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An ex-Marine haunted by a tragic past; Tommy Conlon (Tom Hardy) returns to his hometown of Pittsburgh and enlists his father; a recovered alcoholic and his former coach; to train him for an MMA tournament awarding the biggest purse in the history of the sport. As Tommy blazes a violent path towards the title prize; his brother; Brendan; (Joel Edgerton) a former MMA fighter unable to make ends meet as a public school teacher; returns to the amateur ring to provide for his family after being suspended from his day job. Even though years have passed; recriminations and betrayals keep Brendan bitterly estranged from both Tommy and his father. But when Brendan's unlikely rise as an underdog sets him on a collision course with Tommy; the two brothers must finally confront the forces that tore them apart; all the while waging the most intense; winner-takes-all battle of their lives.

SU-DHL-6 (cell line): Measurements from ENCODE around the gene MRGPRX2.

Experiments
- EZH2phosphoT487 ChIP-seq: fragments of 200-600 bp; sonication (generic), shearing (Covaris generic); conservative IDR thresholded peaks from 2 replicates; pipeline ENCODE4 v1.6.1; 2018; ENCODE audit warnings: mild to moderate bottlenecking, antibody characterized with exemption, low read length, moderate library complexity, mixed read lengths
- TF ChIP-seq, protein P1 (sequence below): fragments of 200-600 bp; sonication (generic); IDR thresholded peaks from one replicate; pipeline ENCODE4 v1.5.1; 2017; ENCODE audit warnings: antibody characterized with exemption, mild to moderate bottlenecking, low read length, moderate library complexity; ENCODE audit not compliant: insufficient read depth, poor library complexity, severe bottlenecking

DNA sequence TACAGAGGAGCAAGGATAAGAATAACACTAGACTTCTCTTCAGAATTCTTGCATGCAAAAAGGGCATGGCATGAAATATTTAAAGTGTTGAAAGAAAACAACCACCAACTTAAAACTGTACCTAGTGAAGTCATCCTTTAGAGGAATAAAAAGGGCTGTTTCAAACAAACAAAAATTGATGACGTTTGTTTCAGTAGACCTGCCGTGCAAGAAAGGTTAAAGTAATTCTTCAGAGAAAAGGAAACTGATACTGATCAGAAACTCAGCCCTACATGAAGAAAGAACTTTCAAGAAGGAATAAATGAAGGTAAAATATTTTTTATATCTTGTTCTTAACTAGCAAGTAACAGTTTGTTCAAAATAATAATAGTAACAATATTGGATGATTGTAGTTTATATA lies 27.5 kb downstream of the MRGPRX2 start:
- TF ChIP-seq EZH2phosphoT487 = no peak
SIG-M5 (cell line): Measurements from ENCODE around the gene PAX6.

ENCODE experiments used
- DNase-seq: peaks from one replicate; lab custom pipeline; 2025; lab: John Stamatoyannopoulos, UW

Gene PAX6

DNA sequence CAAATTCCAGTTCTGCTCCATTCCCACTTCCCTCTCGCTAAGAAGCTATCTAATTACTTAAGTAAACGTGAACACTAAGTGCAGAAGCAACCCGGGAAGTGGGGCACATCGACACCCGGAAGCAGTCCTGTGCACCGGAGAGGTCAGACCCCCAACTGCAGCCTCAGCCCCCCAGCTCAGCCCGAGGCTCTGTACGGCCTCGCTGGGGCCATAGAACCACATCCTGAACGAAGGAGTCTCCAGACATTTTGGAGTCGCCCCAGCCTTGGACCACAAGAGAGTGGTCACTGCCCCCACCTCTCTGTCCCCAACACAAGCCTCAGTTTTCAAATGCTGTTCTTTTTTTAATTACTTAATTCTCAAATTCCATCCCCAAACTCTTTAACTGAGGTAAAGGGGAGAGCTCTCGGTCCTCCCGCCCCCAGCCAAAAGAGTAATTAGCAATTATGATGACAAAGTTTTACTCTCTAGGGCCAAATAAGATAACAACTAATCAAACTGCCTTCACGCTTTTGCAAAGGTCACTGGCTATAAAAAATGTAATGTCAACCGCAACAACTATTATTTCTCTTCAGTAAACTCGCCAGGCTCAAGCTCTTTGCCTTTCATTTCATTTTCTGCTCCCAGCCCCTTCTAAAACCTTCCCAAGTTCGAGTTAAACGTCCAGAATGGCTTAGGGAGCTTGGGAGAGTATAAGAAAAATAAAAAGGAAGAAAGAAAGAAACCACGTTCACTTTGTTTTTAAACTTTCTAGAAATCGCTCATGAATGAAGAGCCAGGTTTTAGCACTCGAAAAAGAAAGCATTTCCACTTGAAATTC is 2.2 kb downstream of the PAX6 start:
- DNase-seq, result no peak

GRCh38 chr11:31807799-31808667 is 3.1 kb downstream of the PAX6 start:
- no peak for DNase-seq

Some men make their peace by hugging it out, but the men in Warrior communicate through their fists. Paddy Condon (Nick Nolte) trained his sons to be ultimate fighting champions, but alcohol, divorce, and a span of 14 years has driven them apart. Now Brendan (Animal Kingdom's Joel Edgerton) works as a science teacher, while Tommy (Tom Hardy, looking even burlier than he did in Bronson) has returned to Pittsburgh in the wake of his mother's death. He contacts his estranged father only because he wants to fight again. Paddy knows better than to ask what he's been doing in the meantime, but details of Tommy's time in the marines come to light just as his brother also plans a return to the ring, a move his wary wife (House's Jennifer Morrison) supports only because they'll lose their home otherwise. It's a foregone conclusion that the brothers will face each other in Atlantic City for the mixed martial arts competition with the $5 million prize, though Miracle director Gavin O'Connor makes the meeting surprisingly believable by capturing the bouts that lead up to the main event. Throughout, Tommy fights like Tyson, knocking out opponents in a single blow, while Brendan wears them down through dogged persistence. The actors give it their all, but O'Connor stretches his underwritten script too far, leaving Tommy overly enigmatic, so it's fortunate that Brendan emerges as a more fully rounded figure, proving that Edgerton's move from the stage to the screen was a wise course of action. --Kathleen C. Fennessy
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